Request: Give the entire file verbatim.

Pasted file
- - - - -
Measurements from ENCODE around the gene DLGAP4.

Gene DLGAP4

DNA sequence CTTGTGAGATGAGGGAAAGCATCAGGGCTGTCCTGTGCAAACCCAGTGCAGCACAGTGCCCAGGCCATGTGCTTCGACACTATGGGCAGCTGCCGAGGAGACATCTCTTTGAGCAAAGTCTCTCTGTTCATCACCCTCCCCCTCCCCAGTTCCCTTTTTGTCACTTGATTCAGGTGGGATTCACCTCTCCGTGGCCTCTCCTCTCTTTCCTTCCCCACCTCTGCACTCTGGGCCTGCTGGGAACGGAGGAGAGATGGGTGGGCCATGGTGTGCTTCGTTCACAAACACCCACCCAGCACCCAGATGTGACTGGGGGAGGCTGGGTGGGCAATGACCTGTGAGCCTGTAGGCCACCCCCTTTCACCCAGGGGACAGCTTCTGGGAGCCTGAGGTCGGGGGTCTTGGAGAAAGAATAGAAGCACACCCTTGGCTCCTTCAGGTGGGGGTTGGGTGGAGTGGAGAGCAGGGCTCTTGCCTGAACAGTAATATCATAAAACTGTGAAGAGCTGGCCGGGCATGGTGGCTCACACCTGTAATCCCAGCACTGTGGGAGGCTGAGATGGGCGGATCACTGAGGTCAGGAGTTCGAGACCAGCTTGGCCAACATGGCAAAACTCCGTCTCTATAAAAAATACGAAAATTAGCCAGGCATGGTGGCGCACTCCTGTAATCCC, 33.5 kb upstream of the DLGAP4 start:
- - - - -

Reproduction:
Measurements from ENCODE around the gene DLGAP4.

Gene DLGAP4

DNA sequence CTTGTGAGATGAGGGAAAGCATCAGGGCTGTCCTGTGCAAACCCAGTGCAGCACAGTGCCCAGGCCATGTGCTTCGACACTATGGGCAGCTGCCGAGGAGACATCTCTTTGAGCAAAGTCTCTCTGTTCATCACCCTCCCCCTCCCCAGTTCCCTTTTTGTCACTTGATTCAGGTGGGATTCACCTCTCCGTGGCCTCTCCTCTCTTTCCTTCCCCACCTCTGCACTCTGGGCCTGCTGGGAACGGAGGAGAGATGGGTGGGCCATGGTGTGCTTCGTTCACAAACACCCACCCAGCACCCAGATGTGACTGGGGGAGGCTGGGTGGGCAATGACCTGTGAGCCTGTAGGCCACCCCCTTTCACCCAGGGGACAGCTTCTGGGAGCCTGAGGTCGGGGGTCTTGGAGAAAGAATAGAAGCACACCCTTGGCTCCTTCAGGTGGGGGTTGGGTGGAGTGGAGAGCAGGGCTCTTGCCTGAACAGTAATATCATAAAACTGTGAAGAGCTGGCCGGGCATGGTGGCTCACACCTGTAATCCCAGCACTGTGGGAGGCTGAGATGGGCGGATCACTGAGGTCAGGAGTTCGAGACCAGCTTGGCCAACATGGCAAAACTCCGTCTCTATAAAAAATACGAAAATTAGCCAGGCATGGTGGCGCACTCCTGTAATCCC, 33.5 kb upstream of the DLGAP4 start: